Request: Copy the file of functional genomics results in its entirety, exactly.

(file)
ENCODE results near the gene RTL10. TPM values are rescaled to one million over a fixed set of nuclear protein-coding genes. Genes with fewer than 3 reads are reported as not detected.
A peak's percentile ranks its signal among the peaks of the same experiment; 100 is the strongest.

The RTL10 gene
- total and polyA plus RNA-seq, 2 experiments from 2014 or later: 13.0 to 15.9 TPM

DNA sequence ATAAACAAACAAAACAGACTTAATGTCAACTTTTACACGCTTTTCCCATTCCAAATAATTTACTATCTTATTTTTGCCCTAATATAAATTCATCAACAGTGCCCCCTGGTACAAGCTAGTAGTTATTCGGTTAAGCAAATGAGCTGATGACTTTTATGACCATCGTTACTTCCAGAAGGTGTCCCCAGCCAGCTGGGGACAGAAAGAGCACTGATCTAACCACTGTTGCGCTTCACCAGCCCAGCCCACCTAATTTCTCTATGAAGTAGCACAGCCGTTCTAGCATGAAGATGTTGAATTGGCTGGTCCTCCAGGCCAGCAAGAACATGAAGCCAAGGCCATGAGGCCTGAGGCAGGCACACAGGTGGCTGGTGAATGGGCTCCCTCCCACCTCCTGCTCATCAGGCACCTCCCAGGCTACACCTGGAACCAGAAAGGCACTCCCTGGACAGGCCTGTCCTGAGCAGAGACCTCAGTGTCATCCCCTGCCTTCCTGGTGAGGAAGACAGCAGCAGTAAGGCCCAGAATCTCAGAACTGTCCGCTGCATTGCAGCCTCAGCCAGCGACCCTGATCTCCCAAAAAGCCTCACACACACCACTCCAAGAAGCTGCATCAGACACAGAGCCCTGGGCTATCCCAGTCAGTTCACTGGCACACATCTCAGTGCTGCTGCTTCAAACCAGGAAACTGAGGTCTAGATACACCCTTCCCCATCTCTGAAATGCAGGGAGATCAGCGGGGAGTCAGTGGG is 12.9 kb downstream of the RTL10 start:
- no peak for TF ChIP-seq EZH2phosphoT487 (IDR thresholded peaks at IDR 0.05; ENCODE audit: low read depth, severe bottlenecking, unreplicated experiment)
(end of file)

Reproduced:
ENCODE results near the gene RTL10. TPM values are rescaled to one million over a fixed set of nuclear protein-coding genes. Genes with fewer than 3 reads are reported as not detected.
A peak's percentile ranks its signal among the peaks of the same experiment; 100 is the strongest.

The RTL10 gene
- total and polyA plus RNA-seq, 2 experiments from 2014 or later: 13.0 to 15.9 TPM

DNA sequence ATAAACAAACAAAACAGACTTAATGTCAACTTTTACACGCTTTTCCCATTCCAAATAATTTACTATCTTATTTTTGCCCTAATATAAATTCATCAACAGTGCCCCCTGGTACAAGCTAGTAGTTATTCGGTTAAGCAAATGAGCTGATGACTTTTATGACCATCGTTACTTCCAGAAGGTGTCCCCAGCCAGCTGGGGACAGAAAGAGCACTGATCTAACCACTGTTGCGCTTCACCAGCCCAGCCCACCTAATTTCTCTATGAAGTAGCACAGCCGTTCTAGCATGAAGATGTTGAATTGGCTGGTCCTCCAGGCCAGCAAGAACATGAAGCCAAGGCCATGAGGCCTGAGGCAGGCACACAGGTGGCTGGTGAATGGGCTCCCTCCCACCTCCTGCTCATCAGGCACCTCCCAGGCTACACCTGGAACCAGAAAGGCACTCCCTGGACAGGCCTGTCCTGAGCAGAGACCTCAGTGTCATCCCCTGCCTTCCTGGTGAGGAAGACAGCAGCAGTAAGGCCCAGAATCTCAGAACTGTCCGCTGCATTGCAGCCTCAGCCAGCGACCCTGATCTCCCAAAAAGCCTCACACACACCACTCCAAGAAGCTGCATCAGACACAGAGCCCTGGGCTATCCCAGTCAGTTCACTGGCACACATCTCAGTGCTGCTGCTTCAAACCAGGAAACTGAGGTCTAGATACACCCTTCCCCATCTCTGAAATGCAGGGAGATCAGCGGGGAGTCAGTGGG is 12.9 kb downstream of the RTL10 start:
- no peak for TF ChIP-seq EZH2phosphoT487 (IDR thresholded peaks at IDR 0.05; ENCODE audit: low read depth, severe bottlenecking, unreplicated experiment)